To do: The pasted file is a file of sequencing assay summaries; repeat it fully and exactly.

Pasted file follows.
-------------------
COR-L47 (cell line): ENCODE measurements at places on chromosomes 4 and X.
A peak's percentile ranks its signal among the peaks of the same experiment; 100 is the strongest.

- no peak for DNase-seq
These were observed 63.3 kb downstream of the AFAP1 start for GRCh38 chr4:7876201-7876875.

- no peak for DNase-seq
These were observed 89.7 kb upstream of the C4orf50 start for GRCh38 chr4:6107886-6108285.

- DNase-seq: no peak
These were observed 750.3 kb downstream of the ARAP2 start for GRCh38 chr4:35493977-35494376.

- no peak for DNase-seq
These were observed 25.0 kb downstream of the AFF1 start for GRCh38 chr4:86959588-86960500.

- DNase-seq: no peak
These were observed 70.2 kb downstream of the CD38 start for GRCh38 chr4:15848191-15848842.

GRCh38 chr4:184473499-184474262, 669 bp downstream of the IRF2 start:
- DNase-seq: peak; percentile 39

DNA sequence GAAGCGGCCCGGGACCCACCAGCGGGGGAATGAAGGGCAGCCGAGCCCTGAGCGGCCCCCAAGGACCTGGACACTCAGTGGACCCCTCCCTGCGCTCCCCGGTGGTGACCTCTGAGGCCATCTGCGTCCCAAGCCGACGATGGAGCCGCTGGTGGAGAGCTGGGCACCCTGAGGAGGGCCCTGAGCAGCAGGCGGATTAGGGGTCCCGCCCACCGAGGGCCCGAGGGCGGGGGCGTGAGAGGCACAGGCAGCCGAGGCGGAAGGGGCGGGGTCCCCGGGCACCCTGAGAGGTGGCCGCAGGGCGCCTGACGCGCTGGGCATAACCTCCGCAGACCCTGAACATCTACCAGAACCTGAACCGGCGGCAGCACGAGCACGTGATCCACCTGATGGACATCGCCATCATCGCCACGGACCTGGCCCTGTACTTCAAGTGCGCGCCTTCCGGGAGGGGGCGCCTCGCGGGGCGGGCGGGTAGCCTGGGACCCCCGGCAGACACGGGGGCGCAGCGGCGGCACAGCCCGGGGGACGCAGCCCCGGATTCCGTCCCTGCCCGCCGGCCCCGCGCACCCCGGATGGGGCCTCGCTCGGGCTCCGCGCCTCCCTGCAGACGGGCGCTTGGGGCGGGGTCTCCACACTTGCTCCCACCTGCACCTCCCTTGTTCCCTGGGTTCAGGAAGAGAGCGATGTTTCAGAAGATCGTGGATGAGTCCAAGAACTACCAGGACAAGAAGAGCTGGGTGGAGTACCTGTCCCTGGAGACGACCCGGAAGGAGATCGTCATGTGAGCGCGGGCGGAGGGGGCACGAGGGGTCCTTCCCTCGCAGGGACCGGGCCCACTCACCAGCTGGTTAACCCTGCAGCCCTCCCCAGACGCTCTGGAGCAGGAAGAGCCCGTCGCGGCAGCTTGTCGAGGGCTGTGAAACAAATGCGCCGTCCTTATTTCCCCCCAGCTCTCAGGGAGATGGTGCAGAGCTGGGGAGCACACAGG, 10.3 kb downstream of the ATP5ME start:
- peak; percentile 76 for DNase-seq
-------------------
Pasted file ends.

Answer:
COR-L47 (cell line): ENCODE measurements at places on chromosomes 4 and X.
A peak's percentile ranks its signal among the peaks of the same experiment; 100 is the strongest.

- no peak for DNase-seq
These were observed 63.3 kb downstream of the AFAP1 start for GRCh38 chr4:7876201-7876875.

- no peak for DNase-seq
These were observed 89.7 kb upstream of the C4orf50 start for GRCh38 chr4:6107886-6108285.

- DNase-seq: no peak
These were observed 750.3 kb downstream of the ARAP2 start for GRCh38 chr4:35493977-35494376.

- no peak for DNase-seq
These were observed 25.0 kb downstream of the AFF1 start for GRCh38 chr4:86959588-86960500.

- DNase-seq: no peak
These were observed 70.2 kb downstream of the CD38 start for GRCh38 chr4:15848191-15848842.

GRCh38 chr4:184473499-184474262, 669 bp downstream of the IRF2 start:
- DNase-seq: peak; percentile 39

DNA sequence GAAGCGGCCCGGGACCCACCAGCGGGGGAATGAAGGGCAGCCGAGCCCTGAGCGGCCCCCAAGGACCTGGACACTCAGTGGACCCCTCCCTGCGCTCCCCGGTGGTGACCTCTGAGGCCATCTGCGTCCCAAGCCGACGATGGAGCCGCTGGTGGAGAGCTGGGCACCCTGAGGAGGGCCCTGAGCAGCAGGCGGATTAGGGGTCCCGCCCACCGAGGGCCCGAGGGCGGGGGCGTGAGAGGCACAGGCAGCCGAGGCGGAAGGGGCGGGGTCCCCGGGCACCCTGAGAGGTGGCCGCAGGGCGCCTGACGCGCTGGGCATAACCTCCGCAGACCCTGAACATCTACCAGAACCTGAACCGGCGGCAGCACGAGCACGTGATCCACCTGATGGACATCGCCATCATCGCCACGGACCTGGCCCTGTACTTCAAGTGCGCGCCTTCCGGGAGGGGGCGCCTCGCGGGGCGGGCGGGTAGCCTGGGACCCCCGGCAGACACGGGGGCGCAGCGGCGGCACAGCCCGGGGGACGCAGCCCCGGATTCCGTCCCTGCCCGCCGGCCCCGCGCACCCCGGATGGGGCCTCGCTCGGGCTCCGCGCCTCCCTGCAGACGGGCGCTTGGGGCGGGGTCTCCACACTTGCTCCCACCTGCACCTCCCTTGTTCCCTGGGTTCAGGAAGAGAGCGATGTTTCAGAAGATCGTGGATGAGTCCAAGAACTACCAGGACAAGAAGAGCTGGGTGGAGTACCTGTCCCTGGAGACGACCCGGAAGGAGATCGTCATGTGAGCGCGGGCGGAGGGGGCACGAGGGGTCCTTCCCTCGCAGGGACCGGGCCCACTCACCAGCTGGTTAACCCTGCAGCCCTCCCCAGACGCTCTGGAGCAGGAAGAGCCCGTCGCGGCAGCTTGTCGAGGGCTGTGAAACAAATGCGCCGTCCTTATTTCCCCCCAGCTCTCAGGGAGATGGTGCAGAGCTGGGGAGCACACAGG, 10.3 kb downstream of the ATP5ME start:
- peak; percentile 76 for DNase-seq